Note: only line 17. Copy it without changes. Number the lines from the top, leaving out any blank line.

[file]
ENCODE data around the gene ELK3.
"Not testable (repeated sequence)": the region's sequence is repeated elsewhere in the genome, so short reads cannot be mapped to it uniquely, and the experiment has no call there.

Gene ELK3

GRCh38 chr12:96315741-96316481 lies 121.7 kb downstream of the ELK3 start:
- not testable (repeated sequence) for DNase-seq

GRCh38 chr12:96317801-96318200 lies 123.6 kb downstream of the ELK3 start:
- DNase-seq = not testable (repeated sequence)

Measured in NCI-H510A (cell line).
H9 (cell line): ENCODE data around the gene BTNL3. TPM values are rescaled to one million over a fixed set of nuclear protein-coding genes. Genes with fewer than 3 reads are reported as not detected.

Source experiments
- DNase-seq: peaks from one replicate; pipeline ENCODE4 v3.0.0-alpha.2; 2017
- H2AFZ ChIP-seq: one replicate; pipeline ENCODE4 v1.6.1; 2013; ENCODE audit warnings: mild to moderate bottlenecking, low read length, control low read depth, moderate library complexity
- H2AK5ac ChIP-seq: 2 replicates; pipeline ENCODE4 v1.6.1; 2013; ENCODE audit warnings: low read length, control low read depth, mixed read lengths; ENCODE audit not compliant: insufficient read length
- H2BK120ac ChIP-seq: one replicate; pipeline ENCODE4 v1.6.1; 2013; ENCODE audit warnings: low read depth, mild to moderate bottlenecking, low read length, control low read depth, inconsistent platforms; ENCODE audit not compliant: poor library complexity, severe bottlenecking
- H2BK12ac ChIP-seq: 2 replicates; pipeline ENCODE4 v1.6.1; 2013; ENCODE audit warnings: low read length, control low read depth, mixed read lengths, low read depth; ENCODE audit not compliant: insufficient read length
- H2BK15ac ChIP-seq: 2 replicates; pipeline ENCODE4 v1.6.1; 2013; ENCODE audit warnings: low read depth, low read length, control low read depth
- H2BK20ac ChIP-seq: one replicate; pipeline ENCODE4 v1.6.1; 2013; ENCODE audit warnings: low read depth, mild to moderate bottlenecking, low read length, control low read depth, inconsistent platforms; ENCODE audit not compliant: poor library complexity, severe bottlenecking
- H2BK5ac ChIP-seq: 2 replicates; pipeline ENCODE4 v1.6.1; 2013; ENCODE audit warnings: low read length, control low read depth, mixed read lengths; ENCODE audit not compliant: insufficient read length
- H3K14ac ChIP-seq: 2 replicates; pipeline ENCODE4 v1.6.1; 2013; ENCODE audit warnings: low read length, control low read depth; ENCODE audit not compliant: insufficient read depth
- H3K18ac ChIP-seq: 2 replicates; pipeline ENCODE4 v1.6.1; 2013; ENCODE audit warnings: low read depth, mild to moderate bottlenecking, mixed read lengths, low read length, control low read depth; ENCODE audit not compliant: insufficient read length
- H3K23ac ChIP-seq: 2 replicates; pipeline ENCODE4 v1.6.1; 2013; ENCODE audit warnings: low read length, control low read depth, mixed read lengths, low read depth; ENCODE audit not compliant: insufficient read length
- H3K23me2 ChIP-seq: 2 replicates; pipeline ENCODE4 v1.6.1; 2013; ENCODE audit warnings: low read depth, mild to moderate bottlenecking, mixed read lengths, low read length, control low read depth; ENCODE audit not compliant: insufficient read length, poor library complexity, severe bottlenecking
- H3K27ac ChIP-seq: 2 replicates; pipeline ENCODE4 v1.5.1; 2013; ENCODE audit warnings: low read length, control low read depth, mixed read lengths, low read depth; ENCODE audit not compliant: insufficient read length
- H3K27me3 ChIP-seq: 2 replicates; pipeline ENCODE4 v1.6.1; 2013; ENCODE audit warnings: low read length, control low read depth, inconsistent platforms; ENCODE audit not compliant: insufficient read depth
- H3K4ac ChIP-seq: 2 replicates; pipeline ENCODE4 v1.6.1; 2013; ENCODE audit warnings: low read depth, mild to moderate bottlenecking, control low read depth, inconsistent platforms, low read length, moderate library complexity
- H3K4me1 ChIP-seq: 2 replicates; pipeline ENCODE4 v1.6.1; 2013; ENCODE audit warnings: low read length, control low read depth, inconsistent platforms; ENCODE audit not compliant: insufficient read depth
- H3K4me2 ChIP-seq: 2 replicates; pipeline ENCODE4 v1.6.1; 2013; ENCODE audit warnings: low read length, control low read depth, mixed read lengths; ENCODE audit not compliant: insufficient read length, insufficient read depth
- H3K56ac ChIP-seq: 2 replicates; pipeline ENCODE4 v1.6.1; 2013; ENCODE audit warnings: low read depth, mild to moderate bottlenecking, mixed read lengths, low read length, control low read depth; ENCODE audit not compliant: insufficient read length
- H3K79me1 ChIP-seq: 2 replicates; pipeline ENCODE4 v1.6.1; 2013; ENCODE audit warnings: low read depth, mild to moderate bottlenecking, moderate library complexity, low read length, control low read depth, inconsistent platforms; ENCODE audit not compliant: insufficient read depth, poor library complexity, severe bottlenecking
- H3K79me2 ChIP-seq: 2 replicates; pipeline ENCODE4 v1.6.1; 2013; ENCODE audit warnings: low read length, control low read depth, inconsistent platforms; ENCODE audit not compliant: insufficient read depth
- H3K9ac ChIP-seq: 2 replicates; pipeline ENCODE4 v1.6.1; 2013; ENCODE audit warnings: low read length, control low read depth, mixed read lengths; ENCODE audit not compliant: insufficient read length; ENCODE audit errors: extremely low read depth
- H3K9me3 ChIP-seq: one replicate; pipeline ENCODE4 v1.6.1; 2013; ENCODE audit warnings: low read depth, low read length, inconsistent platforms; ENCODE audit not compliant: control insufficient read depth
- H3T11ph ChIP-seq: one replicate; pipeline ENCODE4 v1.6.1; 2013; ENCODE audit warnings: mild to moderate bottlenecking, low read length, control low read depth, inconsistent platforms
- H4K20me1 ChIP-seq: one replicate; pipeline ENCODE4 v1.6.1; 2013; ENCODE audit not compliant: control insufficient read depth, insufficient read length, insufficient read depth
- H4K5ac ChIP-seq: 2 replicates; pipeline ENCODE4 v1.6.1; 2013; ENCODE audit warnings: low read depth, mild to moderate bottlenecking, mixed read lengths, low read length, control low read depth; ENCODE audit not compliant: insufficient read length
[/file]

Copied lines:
- H2BK20ac ChIP-seq: one replicate; pipeline ENCODE4 v1.6.1; 2013; ENCODE audit warnings: low read depth, mild to moderate bottlenecking, low read length, control low read depth, inconsistent platforms; ENCODE audit not compliant: poor library complexity, severe bottlenecking